• Segregation of domestic hazardous waste remains a distant dream for most Indian cities in absence of robust framework and infrastructure.
  • Indore is the only city in the country that safely handles its domestic hazardous waste.

Important points:

  • Domestic Hazardous Waste is any chemical or product that can cause serious illness or pose an environmental or health threat if improperly stored, transported or disposed of.
  • When hazardous waste is disposed of in the trash, down the drain, or on the ground, our water and soils can be contaminated or trash collectors can be harmed.
  • Most products labeled dangerous, flammable, poison, combustible and corrosive are considered hazardous waste.
  • Examples: Auto batteries, Fertilizers, Batteries (non-alkaline), Paint.

Domestic Hazardous Waste in India:

  • In 2020, a significant level of toxic heavy metals and persistent organic contaminants like pesticides have been found by the researchers from the Indian Institute of Technology (IIT) Delhi and IIT Bombay.
  • They analysed fine particles from eight dump sites across the country.

Governing Household Waste:

  1. Household waste is governed by the rules outlined in the Solid Waste Management Rules 2016.
  2. These rules divide household waste into dry and wet waste.
  3. Wet waste is categorised as any waste that decomposes or degrades by itself.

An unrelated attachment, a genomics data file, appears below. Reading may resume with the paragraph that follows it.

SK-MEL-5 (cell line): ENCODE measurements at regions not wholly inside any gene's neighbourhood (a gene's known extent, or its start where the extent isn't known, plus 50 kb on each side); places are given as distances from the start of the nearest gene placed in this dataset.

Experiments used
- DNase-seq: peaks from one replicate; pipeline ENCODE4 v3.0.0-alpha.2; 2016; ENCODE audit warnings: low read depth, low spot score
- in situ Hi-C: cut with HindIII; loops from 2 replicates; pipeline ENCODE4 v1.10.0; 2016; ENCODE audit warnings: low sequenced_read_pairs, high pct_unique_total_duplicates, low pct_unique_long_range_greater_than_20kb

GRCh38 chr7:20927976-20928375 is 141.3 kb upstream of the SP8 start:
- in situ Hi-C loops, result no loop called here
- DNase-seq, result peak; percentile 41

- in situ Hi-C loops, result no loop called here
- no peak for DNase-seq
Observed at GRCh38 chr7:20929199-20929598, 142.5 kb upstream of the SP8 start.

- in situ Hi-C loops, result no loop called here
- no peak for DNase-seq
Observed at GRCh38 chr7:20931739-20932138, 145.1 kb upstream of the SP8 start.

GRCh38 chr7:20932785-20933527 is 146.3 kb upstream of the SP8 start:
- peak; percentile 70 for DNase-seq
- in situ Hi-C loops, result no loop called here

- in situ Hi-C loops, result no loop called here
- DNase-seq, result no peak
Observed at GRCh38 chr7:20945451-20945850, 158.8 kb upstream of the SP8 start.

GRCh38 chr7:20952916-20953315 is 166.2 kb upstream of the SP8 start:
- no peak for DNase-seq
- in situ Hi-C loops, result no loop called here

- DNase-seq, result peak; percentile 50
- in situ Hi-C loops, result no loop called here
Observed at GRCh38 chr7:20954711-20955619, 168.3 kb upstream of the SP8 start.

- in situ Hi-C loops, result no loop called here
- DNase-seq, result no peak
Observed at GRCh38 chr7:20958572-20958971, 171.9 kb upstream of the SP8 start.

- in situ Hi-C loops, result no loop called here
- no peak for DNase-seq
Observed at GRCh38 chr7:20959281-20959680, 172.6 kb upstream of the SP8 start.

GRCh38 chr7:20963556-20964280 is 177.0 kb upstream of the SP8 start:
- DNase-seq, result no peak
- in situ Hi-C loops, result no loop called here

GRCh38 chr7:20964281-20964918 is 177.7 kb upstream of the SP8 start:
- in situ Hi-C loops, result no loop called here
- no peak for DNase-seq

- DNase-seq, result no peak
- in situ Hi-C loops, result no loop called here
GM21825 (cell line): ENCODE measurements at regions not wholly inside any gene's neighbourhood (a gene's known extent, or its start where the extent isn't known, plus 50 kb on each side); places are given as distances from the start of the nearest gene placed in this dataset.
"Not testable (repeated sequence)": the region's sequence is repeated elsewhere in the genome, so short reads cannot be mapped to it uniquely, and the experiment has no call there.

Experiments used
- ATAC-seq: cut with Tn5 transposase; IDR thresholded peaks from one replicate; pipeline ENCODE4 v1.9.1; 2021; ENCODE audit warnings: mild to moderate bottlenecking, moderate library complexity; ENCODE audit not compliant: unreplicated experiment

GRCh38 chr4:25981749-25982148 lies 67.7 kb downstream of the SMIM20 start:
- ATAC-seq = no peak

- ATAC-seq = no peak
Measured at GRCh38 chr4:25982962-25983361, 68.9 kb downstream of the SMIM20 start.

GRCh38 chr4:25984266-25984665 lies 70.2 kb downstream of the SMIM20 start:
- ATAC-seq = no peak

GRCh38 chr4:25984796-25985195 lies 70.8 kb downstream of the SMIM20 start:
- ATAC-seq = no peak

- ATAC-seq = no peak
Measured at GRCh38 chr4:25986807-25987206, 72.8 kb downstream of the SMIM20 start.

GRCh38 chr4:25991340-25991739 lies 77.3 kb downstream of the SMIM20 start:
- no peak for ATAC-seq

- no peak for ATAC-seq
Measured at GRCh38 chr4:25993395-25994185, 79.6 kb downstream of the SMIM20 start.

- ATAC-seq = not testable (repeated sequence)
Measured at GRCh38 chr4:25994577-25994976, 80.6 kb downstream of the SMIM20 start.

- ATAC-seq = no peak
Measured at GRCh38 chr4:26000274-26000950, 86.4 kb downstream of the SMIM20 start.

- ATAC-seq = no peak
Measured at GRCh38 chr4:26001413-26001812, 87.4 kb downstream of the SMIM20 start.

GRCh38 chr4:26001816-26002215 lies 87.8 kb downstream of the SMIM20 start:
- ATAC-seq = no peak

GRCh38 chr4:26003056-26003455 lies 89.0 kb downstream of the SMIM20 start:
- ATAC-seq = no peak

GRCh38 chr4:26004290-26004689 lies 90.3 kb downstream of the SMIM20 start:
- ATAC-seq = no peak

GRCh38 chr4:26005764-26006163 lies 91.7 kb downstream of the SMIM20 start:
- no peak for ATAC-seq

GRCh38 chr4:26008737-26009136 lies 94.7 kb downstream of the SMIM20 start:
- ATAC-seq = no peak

4. All other waste falls into dry waste according to the rules.


  • The Solid Waste Management Rules, 2016 define it as “discarded paint drums, pesticide cans, compact fluorescent lightbulbs, tube lights, expired medicines, broken mercury thermometers, used batteries, used needles and syringes and contaminated gauge, etc generated at household levels”.
  • The definition is not exhaustive, and so leaves a lot to the imagination of individual households and local government bodies such as Panchayats and municipalities.
  • For example, the rules leave out cigarette butts even though they contain traces of heavy metals and other chemicals.

Way Forward

  • Given the poor performance, the country may consider including hazardous waste under Extended Producer Responsibility (EPR).
  • Under Extended Producer Responsibility (EPR), manufacturers have the responsibility of collecting and channeling their post-consumer products.


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